Published: June 5, 2020
Last Updated: June 5, 2020
The Tax Treatment of Shareholder Loans Under Subsection 15(2) of Income Tax Act – Canadian Tax Lawyer Analysis
Introduction – Shareholder Loans & Subsection 15(2) of the Income Tax Act
Shareholders may derive economic advantages from their corporation through various avenues including a salary, dividends and shareholder loans. Shareholder loans are a common business practice that allow shareholders to extract funds from their corporation and they incentivize shareholders for investing in the corporation. The Income Tax Act contains complex provisions relating to the tax treatment and implications of shareholder loans and they are a complex area of law that requires detailed analysis and advice from an experienced Canadian tax lawyer.
Subsection 15(2) of the Income Tax Act – Shareholder Debt & Income Inclusion
Subsection 15(2) of Canada’s Income Tax Act pertains to “the direct loan of money by a corporation to its shareholder” and the inclusion of such loan in the income of the shareholder. In Lust v. Canada, the Federal Court of Appeal confirmed that the purpose of subsection 15(2) is to “include in a shareholder’s income amounts received from a corporation in the guise of loans or other indebtedness”.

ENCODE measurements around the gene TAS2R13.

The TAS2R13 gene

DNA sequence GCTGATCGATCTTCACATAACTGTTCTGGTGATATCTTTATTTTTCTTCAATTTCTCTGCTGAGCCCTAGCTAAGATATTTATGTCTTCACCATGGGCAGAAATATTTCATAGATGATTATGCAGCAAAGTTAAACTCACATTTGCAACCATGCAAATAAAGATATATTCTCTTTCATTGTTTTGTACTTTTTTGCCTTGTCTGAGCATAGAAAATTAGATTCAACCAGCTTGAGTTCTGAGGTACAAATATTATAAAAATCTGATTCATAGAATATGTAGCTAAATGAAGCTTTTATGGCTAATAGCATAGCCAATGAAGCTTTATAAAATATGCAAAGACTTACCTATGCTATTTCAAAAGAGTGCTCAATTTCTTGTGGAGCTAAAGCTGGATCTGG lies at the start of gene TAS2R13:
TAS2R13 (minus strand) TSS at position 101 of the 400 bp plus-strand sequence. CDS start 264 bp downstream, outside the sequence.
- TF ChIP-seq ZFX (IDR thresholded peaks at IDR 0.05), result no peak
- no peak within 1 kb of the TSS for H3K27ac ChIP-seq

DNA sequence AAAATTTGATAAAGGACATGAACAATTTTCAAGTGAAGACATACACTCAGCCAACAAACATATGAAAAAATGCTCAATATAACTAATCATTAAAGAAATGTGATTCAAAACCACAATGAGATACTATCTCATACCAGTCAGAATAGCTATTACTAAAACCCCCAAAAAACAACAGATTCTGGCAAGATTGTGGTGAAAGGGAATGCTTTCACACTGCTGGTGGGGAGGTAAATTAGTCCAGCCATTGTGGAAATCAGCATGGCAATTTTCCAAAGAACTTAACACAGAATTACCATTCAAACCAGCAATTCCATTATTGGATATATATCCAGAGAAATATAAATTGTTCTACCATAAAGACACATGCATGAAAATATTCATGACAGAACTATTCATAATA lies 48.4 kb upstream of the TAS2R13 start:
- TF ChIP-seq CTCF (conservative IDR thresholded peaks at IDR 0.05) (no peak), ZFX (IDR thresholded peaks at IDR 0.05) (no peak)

Subsection 15(2) in the Income Tax Act provides that where a person or a partnership is: (a) a shareholder of the corporation; (b) connected with a shareholder of a corporation; or (c) owns shares of the corporation through a partnership or a trust of the corporation, and due to such shareholding, the person or partnership received a loan or became indebted to (i) the corporation; (ii) a related corporation; or (iii) a partnership of which that corporation or any related corporation is a member, then the loan or debt will be included in the income of that person or partnership for the taxation year in which the loan was made, with exceptions to certain circumstances.
Subsection 15(2) does not apply where the borrower is a corporation resident in Canada, nor does it apply where the borrower is a partnership that is a shareholder of a corporation resident in Canada.
Exceptions to Income Inclusion
Where a shareholder or a taxpayer connected to the shareholder can establish that the loan extracted from the corporation falls under one of the exceptions in subsections 15(2.2) through 15(2.6), the loan will not be included in the shareholder’s income pursuant to subsection 15(2).
On the one hand, subsection 15(2.3) through subsection 15(2.5) provide the income exceptions where the loan is provided for a specific purpose. On the other hand, subsections 15(2.2) and 15(2.6) provide the income exceptions where the loan is provided under certain circumstances.